Insect pollinators boost the market price of culturally important crops: holly, mistletoe and the spirit of Christmas

Jeff Ollerton, James R. Rouquette, Tom D. Breeze

Abstract


Animal pollination is a vital ecological process in both natural and agricultural ecosystems. Economic valuation studies have demonstrated that pollination services may underpin a significant proportion of global crop market outputs. However these assessments are probably under-estimates because they have rarely included non-food crops, for which very few data are currently available. In particular, culturally symbolic plants have received no attention. Here we show that pollinators have considerable economic benefits to sales of European holly and mistletoe, two seasonal cultural crops that are almost wholly dependent upon insect pollinators for the production of ornamental berries. Analyses of a time series of auction records spanning 11 years indicates that wholesale prices paid for holly with berries are twice those paid for the crop without berries, whilst mistletoe with berries sells for almost three times the price of the crop lacking fruit. The benefits of this insect pollination ecosystem service to this market are therefore considerable. These findings demonstrate that pollinators can play a significant role in adding value to crops that provide resources other than food. In the future such crops should be included in assessments of regional and global value of animal pollination to increase the accuracy of assessments of the value of pollination as an ecosystem service. Our results also support arguments for continued efforts to conserve pollinator diversity and abundance in agro-ecological systems, not least for their contribution as providers of ecosystem services.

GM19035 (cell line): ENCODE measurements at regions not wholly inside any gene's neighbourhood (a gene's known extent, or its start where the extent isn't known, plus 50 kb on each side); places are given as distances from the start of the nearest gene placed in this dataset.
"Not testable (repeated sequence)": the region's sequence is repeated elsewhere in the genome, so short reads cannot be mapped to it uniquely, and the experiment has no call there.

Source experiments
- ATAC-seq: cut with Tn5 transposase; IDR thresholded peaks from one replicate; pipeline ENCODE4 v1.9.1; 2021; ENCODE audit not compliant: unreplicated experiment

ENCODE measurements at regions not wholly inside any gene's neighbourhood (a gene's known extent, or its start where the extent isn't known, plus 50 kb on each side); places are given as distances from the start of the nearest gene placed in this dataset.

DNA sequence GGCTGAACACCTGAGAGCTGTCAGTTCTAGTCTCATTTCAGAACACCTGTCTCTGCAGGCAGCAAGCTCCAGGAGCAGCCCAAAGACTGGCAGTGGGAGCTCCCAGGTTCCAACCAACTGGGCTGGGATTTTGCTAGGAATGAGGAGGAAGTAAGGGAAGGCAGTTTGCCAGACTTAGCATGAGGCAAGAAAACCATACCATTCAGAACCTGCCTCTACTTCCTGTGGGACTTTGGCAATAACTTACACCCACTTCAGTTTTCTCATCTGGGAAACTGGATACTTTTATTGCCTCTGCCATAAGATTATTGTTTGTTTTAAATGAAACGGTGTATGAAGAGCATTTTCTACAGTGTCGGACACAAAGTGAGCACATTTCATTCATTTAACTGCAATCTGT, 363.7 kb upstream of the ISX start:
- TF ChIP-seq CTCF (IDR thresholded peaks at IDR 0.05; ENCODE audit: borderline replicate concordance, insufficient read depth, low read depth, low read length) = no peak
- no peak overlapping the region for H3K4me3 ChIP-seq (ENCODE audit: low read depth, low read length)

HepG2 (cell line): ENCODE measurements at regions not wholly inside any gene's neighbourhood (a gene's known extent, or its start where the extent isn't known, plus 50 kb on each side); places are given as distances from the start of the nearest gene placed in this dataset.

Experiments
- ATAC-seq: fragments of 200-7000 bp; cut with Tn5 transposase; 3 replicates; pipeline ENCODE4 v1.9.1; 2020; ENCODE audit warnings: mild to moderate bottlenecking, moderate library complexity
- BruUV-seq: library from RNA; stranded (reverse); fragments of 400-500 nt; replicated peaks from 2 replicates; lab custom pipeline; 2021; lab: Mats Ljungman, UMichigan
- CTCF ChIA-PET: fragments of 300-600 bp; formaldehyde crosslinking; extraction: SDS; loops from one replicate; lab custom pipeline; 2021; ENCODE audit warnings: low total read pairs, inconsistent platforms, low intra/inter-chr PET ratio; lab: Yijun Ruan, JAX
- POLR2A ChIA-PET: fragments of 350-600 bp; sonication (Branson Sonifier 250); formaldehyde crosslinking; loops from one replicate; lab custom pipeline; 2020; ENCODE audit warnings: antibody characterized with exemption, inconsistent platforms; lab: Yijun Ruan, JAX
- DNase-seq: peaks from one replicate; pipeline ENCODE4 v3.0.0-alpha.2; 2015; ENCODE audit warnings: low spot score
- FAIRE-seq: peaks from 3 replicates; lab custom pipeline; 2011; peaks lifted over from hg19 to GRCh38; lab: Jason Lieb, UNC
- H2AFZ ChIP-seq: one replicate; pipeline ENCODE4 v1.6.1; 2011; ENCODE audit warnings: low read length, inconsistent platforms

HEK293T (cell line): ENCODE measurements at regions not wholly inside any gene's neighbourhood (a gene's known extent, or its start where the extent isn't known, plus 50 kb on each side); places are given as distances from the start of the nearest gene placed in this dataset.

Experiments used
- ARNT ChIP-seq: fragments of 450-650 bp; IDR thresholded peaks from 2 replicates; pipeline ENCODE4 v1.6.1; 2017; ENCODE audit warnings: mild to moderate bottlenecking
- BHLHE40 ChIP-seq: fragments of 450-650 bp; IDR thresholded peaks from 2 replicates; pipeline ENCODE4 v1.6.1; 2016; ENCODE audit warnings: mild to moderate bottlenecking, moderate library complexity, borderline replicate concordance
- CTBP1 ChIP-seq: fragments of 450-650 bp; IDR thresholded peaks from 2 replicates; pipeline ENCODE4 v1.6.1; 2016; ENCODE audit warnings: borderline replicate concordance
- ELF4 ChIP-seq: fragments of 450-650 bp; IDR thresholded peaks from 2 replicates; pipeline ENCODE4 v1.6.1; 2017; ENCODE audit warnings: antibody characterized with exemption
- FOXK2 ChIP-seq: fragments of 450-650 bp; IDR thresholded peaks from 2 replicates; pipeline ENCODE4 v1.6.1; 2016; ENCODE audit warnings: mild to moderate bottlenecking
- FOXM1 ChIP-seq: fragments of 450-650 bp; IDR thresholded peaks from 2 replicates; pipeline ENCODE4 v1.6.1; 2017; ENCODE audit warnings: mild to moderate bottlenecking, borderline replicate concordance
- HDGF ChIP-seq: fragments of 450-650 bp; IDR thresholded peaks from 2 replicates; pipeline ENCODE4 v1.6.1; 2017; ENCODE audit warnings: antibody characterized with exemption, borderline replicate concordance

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ISSN 1920-7603

 

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